The Burden of Privilege

Over the past few weeks, I have traveled during my days off – first to Bangalore, where I visited the Lal Bagh botanical gardens with a friend, shopped in the street markets, and sampled my first Kulfi (frozen Indian dessert) and then to Mahabalipuram, a beach town 60 km south of Chennai with temples, open-air reliefs, and cave sanctuaries.




Living and traveling in India can be frustrating. It is difficult to communicate with the autos without an Indian accent. You feel constantly bombarded by artisans and – more heartbreakingly – by small children wanting to sell you food, jewelry or souvenirs. At times, I want nothing more than to return to North America – to a functional subway system, peaceful natural sanctuaries to get away from the hustle and bustle of city life, constant Internet access, and clean drinking water.

Compared to the average Indian, we can live pretty luxuriously in this country. I have probably eaten at more fine dining restaurants here than I ever did in North America (all for around $10). We spend our weekends on air-conditioned buses and trains visiting natural and cultural wonders, and, for the first time in my life, we actually have our own housekeeper. But something doesn’t feel right about eating American food and living in comfort in cities where so many lack the basic necessities of life.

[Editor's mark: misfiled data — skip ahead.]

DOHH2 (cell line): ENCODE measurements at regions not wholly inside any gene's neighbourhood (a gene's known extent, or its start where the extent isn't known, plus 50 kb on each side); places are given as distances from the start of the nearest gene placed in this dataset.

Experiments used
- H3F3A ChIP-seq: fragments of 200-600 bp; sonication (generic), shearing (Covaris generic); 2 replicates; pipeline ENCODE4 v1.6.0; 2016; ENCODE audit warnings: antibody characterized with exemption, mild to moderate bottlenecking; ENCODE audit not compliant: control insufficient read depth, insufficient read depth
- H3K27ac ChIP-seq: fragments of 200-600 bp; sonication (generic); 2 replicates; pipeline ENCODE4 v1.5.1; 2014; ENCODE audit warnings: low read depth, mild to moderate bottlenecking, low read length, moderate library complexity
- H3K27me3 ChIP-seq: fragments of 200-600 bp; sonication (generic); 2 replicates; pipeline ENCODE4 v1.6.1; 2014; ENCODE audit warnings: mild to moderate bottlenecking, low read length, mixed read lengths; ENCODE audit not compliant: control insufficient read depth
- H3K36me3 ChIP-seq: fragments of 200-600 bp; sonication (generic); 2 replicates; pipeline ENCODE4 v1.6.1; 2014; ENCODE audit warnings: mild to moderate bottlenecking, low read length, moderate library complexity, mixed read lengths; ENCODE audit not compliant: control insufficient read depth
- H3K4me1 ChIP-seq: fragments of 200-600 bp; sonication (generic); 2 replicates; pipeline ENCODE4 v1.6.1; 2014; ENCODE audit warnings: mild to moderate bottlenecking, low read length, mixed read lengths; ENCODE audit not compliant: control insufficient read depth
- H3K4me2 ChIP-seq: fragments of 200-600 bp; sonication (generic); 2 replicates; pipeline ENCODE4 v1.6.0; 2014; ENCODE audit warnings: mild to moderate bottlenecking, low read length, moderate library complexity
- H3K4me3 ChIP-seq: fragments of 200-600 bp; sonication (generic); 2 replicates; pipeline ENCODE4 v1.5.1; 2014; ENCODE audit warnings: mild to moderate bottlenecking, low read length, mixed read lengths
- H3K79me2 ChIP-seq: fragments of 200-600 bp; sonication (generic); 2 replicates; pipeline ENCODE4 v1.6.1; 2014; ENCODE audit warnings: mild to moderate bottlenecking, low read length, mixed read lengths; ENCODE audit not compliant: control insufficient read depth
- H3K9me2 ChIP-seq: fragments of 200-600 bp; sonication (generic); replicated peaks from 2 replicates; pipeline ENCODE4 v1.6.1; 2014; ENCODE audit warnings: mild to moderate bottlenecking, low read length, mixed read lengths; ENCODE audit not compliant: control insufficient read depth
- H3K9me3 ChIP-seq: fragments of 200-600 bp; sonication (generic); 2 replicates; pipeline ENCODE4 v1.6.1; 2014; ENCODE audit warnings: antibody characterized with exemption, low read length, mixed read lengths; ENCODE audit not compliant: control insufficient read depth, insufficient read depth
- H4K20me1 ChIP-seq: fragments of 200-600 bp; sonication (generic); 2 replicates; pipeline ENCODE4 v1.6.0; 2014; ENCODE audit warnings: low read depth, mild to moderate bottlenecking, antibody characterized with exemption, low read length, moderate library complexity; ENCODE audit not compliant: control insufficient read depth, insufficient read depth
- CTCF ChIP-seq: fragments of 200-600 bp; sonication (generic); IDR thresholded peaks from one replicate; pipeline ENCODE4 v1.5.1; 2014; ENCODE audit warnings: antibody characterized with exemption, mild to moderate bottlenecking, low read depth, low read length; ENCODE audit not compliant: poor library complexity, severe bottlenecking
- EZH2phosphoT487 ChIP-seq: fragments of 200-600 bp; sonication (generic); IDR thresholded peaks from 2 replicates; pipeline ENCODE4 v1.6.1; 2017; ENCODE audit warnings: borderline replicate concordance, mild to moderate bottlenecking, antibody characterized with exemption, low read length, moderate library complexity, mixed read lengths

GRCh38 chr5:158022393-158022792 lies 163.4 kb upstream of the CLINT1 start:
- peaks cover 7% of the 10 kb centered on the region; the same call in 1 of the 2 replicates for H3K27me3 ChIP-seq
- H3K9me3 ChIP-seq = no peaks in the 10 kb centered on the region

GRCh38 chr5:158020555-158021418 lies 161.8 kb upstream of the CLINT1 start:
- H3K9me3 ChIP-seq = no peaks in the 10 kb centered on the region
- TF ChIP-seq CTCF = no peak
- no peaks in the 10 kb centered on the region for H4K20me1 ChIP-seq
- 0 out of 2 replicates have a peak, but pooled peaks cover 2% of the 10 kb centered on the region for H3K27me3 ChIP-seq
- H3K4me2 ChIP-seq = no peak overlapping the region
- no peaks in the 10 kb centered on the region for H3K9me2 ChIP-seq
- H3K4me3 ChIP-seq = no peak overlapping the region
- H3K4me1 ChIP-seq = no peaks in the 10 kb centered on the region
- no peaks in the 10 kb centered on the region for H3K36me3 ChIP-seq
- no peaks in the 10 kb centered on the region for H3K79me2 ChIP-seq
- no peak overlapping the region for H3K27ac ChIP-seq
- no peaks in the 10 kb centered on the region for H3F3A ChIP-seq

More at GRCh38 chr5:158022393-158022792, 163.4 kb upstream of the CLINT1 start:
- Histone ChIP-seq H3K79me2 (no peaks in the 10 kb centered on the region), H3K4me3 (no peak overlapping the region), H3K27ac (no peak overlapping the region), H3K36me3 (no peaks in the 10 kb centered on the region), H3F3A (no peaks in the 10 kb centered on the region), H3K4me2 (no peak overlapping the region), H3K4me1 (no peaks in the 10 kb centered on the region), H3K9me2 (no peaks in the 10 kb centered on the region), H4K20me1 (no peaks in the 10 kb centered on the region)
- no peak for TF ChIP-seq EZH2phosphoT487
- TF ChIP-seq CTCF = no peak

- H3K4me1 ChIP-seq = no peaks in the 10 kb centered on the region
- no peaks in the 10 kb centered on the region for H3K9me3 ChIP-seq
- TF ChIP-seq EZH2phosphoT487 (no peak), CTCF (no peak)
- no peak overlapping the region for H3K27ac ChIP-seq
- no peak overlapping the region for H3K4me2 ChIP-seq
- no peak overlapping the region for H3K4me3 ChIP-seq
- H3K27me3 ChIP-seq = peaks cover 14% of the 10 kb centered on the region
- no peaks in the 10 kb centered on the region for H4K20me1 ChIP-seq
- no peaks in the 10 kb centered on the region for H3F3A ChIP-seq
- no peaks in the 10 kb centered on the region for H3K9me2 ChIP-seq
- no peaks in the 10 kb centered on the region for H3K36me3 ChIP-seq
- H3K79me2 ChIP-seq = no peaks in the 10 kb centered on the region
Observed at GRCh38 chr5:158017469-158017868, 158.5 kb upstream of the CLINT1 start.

I was talking to one of my Indian friends who wants to eventually do something for the people here. “What do you love about India?” I asked. He paused for a minute and replied, “There is so much I hate about India.” He continued that he feels a sense of obligation toward this country that has so many problems, yet such great potential. “If we don’t fix it, who will?” And I became extremely frustrated because I worry that I have become addicted to a quality of life that I am not willing to give up. Although the discrepancies between those with resources and those without seem more pronounced in India where people sleep on the streets and struggle to receive adequate nutrition, these realities are everywhere, even in more developed countries. As I progress through my personal and professional life, I truly hope I remember the infrastructural and institutional challenges I witness in India and that some part of me, however small, still cares enough to effect change.

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About Leah Davidson

Class of 2016, intending to concentrate in management and finance in Wharton. Intern at IFMR IRCS in Chennai, India in summer 2014.